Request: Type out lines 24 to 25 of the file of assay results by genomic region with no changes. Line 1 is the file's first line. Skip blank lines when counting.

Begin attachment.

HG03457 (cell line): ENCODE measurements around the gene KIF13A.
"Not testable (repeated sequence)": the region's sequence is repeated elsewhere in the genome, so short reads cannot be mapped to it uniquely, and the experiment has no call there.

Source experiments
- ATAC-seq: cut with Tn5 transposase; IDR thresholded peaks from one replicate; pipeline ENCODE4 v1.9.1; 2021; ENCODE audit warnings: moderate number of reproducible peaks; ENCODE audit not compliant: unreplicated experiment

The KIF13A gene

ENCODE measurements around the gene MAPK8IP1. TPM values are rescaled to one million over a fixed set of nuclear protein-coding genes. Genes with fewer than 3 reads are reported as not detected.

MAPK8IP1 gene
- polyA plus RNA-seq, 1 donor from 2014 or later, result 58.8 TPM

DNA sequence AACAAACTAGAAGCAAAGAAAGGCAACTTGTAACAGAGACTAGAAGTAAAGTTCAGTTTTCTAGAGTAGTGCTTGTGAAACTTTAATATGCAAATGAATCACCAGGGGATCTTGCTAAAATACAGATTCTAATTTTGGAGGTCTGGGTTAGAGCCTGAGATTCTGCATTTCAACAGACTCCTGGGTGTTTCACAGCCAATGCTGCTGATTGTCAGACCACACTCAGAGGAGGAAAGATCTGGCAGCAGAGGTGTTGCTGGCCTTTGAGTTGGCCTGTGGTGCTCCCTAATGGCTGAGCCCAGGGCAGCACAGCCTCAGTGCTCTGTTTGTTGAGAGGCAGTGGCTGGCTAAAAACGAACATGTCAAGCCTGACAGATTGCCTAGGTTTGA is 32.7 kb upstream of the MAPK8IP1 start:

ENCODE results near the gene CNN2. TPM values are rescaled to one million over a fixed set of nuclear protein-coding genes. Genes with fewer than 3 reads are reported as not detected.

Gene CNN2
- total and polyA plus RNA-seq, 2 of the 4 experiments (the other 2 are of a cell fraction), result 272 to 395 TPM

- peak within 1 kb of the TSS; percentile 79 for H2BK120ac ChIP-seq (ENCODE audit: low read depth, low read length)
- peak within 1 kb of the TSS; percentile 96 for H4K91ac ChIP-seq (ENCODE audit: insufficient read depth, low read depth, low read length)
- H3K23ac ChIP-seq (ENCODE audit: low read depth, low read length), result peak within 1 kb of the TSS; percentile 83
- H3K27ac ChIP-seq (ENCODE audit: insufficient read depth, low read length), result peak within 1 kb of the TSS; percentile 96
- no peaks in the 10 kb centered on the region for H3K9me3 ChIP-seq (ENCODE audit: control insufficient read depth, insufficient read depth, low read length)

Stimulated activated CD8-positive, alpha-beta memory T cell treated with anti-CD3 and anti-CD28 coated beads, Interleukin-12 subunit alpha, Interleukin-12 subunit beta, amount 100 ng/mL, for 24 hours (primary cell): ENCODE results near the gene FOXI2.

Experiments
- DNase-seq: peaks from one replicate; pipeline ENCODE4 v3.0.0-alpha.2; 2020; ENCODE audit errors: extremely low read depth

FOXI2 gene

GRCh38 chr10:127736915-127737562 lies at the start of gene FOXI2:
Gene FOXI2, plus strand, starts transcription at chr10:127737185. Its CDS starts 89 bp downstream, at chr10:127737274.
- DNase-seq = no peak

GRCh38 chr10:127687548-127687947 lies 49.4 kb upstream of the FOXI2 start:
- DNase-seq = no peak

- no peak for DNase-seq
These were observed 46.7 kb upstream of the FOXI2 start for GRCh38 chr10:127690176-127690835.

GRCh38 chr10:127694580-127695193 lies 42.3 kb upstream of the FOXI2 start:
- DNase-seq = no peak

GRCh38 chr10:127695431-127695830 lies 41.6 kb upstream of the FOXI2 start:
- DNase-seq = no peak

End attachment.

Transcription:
- DNase-seq = no peak

GRCh38 chr10:127687548-127687947 lies 49.4 kb upstream of the FOXI2 start: